To cover both the troll and the recipients, we define a (suspected trolling attempt, responses) pair as the basic unit that we consider for the study of trolling, where “responses” are all the direct responses to the suspected trolling attempt. We characterize a (suspected trolling attempt, responses) pair using four aspects. Two aspects describe the trolling attempt: (1) Intention (I) (what is its author’s purpose?), and (2) Intention Disclosure (D) (is its author trying to deceive its readers by hiding his real (i.e., malicious) intentions?). The remaining two aspects are defined on each of the (direct) responses to the trolling attempt: (1) Intention Interpretation (R) (what is the responder’s perception of the troll’s intention?), and (2) the Response strategy (B) (what is the responder’s reaction?). Two points deserve mention. First, R can be different from I due to misunderstanding and the fact that the troll may be trying to hide his intention. Second, B is influenced by R, and the responder’s comment can itself be a trolling attempt. We believe that these four aspects constitute interesting, under-studied pragmatics tasks for NLP researchers.

The possible values of each aspect are described in Table 1. As noted before, since these are suspected trolling attempts, if an attempt turns out not to be a trolling attempt, its author will not be a troll.

Class Description Size %
Intention (I)
Trolling The comment is malicious in nature, aims to disrupt, annoy, offend, harm or spread purposely false information 53.6% (537)
Mock Trolling or Playing The comment is playful, joking, teasing or mocking others without the malicious intentions as in the Trolling class 8.9% (89)
No Trolling A simple comment without malicious or playful intentions. 37.7% (375)
Intention Disclosure (D)
Exposed A troll, clearly exposing its malicious or playful intentions 34.7% (347)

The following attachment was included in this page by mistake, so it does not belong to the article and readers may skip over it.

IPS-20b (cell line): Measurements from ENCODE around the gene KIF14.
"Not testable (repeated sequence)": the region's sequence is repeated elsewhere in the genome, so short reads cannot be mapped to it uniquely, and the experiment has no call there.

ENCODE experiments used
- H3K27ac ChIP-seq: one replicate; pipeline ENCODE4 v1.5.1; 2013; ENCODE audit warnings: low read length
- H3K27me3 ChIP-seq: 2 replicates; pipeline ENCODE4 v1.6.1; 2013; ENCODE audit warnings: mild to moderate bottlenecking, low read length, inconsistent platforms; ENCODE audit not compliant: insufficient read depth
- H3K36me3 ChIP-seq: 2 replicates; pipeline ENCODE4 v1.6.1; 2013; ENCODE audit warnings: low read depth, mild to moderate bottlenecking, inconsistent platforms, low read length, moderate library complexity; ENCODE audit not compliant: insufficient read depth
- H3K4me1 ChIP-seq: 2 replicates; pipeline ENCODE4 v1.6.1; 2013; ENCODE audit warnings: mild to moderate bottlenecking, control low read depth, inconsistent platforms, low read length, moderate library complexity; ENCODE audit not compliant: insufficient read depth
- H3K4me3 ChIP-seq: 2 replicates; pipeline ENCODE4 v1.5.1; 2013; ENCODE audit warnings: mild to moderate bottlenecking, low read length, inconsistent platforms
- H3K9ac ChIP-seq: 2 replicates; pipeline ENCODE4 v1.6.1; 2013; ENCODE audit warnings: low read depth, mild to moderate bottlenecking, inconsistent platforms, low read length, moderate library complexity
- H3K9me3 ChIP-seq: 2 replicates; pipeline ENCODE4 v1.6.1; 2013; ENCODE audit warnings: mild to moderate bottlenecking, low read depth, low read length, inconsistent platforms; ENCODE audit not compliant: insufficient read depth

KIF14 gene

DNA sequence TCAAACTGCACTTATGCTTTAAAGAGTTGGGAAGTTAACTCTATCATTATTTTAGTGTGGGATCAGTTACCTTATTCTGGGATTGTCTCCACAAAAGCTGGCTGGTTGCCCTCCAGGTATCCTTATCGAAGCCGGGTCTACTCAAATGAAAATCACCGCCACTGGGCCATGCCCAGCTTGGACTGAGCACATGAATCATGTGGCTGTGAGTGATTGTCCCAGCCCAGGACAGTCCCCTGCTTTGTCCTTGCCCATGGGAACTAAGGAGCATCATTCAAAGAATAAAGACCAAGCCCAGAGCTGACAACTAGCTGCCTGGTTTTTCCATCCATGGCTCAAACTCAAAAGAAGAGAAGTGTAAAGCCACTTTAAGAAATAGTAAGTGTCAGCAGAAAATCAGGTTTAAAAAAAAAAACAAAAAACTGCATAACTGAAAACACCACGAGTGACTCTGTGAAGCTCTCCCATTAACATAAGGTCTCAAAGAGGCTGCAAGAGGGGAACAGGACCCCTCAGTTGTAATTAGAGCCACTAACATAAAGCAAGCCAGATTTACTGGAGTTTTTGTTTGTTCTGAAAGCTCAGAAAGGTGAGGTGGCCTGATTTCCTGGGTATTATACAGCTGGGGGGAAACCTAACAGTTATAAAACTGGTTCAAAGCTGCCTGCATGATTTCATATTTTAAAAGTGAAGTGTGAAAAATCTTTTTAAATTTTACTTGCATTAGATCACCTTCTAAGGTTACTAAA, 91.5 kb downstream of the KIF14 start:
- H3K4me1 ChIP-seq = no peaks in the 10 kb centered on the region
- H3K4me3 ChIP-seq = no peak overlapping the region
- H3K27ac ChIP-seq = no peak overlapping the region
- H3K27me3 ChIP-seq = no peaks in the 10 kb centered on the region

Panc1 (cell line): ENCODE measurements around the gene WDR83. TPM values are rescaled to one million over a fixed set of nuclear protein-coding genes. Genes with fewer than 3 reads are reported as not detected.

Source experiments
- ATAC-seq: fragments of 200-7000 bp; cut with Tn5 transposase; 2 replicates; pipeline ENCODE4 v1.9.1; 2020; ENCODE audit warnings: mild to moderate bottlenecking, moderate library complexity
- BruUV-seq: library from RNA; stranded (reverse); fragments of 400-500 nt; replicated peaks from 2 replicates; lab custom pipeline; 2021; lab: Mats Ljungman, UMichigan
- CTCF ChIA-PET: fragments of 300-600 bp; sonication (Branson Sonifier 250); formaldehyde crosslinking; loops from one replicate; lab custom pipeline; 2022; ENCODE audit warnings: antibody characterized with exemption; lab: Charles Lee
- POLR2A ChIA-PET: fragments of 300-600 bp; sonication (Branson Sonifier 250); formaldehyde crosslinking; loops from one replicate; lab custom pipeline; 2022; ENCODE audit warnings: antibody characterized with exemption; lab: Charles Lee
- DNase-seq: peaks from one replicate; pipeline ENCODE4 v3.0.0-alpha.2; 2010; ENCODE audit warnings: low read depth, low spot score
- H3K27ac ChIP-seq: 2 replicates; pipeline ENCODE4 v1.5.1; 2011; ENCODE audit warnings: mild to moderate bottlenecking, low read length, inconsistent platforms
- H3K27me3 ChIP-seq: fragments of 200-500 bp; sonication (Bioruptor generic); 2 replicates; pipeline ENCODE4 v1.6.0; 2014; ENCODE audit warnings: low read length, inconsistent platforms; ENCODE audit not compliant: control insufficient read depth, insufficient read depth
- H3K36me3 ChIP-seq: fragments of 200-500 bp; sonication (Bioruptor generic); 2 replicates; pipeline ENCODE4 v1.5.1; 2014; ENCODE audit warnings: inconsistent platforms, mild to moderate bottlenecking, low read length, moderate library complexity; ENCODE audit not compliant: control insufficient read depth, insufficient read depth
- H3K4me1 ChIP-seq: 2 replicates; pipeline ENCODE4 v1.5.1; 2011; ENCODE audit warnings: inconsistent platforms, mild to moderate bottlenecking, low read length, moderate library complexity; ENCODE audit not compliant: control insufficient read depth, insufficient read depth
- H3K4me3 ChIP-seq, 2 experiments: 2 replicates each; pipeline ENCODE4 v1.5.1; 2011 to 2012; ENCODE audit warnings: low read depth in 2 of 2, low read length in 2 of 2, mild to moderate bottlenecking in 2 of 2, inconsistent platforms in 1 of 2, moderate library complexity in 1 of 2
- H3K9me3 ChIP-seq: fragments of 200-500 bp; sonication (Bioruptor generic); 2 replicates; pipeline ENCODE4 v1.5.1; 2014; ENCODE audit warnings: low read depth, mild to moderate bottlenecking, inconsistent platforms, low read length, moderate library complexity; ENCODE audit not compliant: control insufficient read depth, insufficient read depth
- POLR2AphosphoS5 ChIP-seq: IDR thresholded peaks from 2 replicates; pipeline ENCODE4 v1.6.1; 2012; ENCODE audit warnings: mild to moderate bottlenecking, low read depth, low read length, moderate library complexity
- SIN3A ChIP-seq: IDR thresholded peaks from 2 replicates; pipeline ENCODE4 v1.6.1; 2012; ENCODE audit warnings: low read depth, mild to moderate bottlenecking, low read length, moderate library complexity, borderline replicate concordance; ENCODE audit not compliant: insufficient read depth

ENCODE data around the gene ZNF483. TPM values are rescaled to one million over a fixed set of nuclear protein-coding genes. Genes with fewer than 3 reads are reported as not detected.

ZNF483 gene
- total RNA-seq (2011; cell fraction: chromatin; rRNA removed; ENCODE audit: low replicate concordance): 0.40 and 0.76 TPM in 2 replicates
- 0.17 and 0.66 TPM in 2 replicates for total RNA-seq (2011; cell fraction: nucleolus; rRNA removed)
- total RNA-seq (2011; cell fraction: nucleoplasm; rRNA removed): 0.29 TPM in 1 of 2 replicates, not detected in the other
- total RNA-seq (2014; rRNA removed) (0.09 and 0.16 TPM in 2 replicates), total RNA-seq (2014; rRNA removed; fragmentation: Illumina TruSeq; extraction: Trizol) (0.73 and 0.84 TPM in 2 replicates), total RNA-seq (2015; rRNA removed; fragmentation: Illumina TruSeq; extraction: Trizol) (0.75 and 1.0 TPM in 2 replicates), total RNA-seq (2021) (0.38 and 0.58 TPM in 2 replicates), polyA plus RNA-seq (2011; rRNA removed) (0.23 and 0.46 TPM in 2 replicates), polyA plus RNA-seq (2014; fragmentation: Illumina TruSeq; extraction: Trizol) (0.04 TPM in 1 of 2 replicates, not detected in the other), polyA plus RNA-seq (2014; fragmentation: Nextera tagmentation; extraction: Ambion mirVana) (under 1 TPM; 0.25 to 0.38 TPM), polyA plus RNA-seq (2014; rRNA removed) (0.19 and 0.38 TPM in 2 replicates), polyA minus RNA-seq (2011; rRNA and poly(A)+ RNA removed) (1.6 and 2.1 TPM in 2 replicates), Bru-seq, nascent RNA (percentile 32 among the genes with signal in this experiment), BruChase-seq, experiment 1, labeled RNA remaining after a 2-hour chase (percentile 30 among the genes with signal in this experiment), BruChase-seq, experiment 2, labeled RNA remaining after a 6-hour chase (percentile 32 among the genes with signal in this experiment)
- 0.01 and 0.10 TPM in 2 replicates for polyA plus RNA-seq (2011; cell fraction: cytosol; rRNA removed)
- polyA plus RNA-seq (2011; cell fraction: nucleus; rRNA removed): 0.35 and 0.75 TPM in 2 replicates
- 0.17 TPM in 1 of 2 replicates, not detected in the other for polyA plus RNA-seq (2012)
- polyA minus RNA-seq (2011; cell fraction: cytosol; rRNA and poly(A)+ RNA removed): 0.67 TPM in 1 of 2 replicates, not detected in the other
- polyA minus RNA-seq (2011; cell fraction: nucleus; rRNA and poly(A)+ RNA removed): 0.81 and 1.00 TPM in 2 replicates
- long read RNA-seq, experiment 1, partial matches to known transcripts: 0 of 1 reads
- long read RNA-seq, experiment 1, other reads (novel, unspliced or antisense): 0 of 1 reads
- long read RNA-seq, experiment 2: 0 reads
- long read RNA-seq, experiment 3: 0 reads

Hidden A troll hiding its real malicious or playful intentions 11.5% (115)
None The comment’s author is not a troll, therefore there are no hidden nor exposed malicious or playful intentions 53.8% (539)
Intentions Interpretation (R)
Trolling The responder believes that the suspected troll is being malicious, annoying, offensive, harmful or attempts to spread false information 59.7% (785)
Mock Trolling or Playing The responder believes that the suspected troll is being playful, joking, teasing or mocking without the malicious intentions 5.3% (70)
No Trolling The responder believes that the suspected comment has no malicious intentions nor is playful, it is a simple comment. 35.0% (461)
Response Strategy (B)
Engage Fall in the perceived provocation, showing an emotional response, upset or annoyed 26.9% (354)
Praise Acknowledge the perceived malicious or playful intentions and positively recognize the troll’s ingenuity or ability 3.0% (39)
Troll Acknowledge the perceived malicious and counter attack with a trolling attempt 24.0% (316)
Follow Acknowledge the perceived malicious or playful intention and play along with the troll, further trolling 3.0% (39)
Frustrate Acknowledges the perceived malicious or playful intentions and attempt to criticize or minimize them 13.0% (171)
Neutralize Acknowledges the perceived malicious or playful intentions and give no importance to them 9.5% (125)
Normal There is no perception or interpretation of a trolling attempt and the response is a standard comment 20.7% (272)
Table 1: Classes for trolling aspects: Intention, Intention Disclosure, Intention Interpretation and Response Strategy. Size refers to the percentage per class, in parenthesis is the total number of instances in the dataset.

For a given (suspected trolling attempt, responses) pair, not all of the 189 (= ) combinations of values of the four aspects are possible. There are logical constraints that limit plausible combinations: a) Trolling or Playing Intentions (I) must have Hidden or Exposed Intention Disclosure (D), b) Normal intentions (I) can only have None Intention disclosure (D) and c) Trolling or Playing interpretation (R) cannot have Normal response strategy (B).

3.1 Conversation Excerpts

To enable the reader to better understand this categorization, we present two example excerpts taken from the original (Reddit) conversations. The first comment on each excerpt, generated by author C0, is given as a minimal piece of context. The second comment, written by the author C1 in italics, is the suspected trolling attempt. The rest of the comments comprise all direct responses to the suspected trolling comment.

Example 1.